Ironically, Hakim met and fell in love with a white atheist at the age of 30. They married and, instead of going on tour and promoting his new album, they started a family and settled into suburban life. “I got blackballed by the community for marrying a white lady and I could hardly believe it,” Hakim recalled.
His wife wanted to be a stay-at-home mom — they eventually had three daughters — so that meant Hakim had to work three jobs to pay the mortgage, buy a minivan, and support the family. His weight crept up to 220 and he abandoned his spiritual introspection. His wife, a former triathlete, got back in shape and would go to the gym every day. Hakim’s resentment grew.
Hakim had to take back control of his health. He started jumping rope and training with kettlebells. His wife encouraged him to run at a time when the barefoot running trend peaked. Hakim bought Vibram five fingers and leaned into this new form of Zen.
The revival didn’t last long. Hakim recalled losing 10 people he cared about in the span of a year, divorcing his wife, losing the house and the kids, and torpedoing to rock bottom.
The Liberation of Hakim Tafari
Hakim’s second reckoning came from the esoteric words of a white female abbot. He was parked outside of a Buddhist temple in Orlando he’d never been to before and, after arguing with his ex-wife about needing more money, he hung up the phone and took out a gun he’d put in the glovebox. He recalled looking from the gun to the front door of the temple several times, contemplating which act he would commit that day.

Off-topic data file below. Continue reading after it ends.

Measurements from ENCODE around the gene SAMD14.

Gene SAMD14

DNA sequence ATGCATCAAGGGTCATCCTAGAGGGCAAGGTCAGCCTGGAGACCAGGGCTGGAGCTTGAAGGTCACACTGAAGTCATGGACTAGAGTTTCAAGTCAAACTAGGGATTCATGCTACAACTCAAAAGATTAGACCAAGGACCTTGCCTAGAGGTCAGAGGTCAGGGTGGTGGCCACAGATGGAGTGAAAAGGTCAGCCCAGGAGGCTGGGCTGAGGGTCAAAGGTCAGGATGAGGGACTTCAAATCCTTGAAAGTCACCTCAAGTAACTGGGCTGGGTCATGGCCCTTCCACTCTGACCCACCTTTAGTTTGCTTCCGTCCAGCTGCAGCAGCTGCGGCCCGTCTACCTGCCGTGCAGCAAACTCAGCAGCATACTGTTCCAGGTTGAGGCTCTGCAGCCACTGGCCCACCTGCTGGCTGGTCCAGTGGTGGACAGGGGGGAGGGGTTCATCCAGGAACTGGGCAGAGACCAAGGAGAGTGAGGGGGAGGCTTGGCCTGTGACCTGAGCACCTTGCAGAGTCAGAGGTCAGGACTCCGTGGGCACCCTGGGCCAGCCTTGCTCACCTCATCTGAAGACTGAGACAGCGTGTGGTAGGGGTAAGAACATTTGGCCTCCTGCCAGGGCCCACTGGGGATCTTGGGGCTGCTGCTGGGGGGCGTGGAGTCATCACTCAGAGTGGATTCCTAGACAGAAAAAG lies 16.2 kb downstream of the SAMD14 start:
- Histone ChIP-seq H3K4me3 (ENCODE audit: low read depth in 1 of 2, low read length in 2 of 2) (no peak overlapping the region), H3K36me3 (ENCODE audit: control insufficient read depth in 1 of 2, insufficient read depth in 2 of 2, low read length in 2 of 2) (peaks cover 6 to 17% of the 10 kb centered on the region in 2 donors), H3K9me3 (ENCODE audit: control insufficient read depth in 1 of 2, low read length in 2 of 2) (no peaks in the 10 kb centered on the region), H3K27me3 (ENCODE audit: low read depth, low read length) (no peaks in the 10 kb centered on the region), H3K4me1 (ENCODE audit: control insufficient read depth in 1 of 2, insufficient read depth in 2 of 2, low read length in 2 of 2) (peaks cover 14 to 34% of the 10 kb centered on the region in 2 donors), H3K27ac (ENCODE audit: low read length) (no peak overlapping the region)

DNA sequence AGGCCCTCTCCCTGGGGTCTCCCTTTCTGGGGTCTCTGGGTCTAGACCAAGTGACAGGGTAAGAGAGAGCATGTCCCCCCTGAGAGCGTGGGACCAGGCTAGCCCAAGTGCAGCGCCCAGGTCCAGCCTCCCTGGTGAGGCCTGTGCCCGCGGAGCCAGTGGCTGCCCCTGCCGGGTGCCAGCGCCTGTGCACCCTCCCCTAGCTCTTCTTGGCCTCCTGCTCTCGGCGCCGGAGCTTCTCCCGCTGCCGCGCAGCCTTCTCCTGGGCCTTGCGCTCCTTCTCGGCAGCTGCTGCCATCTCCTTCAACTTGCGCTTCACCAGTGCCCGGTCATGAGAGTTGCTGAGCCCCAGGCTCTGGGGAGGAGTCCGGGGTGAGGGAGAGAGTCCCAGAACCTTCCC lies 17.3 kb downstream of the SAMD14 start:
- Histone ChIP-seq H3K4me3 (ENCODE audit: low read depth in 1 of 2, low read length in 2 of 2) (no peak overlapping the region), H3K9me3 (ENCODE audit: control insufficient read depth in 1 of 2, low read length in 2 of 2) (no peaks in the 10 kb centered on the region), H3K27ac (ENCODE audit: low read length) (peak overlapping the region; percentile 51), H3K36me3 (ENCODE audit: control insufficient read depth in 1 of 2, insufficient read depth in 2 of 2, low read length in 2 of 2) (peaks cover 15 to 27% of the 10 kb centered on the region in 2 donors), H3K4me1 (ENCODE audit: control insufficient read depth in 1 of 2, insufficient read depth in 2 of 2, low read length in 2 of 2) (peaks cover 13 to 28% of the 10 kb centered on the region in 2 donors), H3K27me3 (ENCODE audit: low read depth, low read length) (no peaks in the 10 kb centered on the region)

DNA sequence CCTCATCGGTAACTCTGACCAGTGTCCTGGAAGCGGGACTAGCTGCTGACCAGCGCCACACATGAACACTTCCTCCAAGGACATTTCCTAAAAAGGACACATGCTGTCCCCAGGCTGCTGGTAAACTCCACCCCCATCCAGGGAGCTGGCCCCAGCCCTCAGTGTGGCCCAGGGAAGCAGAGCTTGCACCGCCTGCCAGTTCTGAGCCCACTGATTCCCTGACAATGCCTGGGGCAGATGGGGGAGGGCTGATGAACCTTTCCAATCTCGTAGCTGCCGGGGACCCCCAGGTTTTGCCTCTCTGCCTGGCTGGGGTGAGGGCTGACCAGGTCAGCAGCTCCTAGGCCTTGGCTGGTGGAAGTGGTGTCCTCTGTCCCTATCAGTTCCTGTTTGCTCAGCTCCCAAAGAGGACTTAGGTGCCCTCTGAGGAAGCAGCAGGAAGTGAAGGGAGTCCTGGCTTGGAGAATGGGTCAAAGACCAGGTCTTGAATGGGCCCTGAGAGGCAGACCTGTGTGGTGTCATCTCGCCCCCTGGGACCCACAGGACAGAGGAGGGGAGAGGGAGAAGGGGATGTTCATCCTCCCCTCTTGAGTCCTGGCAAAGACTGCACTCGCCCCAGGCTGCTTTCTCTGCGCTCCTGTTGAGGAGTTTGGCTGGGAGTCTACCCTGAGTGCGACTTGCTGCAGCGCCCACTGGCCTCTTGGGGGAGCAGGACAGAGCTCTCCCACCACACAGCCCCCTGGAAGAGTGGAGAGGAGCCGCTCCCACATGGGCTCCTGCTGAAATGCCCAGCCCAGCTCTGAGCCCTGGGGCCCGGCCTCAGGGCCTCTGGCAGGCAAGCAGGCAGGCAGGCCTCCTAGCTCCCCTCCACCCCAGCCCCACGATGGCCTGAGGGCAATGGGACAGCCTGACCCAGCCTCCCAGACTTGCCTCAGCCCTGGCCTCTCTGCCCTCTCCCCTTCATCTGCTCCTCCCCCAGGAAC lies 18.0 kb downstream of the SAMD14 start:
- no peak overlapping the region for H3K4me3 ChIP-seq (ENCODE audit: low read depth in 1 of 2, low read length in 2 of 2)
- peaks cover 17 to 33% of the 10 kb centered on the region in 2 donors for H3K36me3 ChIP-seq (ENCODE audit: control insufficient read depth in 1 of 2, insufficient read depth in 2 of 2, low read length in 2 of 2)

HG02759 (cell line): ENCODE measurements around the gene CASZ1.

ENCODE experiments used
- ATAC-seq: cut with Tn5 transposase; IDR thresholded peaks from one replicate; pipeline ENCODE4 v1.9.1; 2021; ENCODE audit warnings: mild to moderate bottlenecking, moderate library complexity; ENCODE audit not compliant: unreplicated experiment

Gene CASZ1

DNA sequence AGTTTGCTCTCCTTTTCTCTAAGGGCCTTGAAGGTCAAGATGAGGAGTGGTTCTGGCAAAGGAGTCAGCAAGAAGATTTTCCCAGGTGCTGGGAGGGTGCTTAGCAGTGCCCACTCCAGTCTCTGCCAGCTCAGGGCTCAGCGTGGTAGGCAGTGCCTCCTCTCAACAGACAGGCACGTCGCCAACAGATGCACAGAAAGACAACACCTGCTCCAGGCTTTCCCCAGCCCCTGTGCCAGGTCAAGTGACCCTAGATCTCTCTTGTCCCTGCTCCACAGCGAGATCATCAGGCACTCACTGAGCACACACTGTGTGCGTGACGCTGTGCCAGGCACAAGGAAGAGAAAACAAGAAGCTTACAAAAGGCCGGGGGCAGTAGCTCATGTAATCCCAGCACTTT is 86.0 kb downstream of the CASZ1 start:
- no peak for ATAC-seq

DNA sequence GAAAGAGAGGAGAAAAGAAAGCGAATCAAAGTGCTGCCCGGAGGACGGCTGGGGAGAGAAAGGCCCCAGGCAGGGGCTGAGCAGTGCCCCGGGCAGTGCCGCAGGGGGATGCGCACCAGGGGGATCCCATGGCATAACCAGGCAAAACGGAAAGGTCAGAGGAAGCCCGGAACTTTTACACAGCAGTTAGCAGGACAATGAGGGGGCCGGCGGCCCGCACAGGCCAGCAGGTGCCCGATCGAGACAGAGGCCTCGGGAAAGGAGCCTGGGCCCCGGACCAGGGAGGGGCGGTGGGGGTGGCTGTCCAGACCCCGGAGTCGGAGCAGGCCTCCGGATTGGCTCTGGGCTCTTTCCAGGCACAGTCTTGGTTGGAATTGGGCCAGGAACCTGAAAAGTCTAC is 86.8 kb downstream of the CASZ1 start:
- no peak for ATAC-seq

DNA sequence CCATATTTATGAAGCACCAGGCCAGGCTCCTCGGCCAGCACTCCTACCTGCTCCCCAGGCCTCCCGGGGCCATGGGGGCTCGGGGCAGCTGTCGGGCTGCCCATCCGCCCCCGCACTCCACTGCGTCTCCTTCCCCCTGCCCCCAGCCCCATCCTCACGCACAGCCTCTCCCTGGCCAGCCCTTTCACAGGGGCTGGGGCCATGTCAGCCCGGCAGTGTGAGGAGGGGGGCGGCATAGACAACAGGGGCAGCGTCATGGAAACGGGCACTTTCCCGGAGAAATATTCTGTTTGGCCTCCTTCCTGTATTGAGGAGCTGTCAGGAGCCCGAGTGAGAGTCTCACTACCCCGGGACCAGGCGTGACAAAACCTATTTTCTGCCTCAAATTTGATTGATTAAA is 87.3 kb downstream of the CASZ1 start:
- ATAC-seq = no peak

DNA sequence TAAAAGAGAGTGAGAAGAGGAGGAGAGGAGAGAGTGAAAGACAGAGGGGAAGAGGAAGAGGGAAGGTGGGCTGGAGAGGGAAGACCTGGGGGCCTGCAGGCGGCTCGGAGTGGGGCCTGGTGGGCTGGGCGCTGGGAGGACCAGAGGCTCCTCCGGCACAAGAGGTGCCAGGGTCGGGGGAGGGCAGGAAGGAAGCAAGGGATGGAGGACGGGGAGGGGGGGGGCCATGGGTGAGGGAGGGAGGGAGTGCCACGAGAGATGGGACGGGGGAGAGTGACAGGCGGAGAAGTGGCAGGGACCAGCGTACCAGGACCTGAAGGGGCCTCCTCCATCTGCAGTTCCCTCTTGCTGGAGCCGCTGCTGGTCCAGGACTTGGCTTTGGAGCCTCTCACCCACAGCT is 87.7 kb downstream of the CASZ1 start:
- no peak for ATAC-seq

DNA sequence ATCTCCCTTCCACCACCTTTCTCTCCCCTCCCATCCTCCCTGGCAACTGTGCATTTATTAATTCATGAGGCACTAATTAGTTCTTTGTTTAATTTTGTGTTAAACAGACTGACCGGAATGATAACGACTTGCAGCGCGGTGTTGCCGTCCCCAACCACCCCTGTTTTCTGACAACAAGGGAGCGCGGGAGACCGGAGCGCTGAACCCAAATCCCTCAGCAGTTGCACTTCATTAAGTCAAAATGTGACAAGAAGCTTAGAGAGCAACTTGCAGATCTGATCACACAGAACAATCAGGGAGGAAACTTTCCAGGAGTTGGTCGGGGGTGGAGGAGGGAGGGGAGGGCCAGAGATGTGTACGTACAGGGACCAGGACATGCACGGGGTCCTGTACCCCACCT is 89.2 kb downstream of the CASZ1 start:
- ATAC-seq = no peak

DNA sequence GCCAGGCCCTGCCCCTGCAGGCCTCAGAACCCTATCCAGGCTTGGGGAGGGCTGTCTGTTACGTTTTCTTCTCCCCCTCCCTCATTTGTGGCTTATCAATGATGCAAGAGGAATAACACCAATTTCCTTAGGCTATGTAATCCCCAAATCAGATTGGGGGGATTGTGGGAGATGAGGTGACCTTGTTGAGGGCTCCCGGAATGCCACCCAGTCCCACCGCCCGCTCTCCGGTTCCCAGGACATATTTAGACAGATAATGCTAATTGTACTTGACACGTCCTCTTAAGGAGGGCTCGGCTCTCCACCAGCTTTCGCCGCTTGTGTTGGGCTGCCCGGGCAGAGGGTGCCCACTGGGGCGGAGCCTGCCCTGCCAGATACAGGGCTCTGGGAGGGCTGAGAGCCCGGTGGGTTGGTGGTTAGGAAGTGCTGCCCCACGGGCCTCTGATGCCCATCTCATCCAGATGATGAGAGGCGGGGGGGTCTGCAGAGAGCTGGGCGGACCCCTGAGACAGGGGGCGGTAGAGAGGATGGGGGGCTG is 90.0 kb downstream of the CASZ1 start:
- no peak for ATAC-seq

He went inside the temple.
Inside, white Buddhists were chanting in Korean and he sat with them in silence and stared at a wall for 90 minutes. After, he told the female abbot his story and she replied, “I don’t know if today is going to be it for you. You’re gonna realize sooner or later if it really was.”
It wasn’t. He left the temple feeling as if he’d had an experience as profound as the buddha under the bodhi tree. He sat with his suffering in silence and accepted a guiding principle for living the rest of his life:
“My constant battle with weight as well as my battle with my ego and having very limited self-love has been ongoing since I was born, because I’ve never felt like I am enough.
But thanks to suffering, I was able to really have a difficult conversation with myself as I constantly do, but this convo was different. I urged myself and willed myself to get back to therapy, took the time to be in silence for days and zoom out.
In the silence I didn’t cry. In the silence I looked at everything.
My kids, my parents, my relationships, myself, and came to peace that I am flawed, I am broken, I am scared of failing, I’m scared of not achieving… so I met those feelings head on and made peace that these feelings do not define me. Evolution and abundance comes from work and inner strength, and I am enough.
I am enough
You are enough
We are enough!”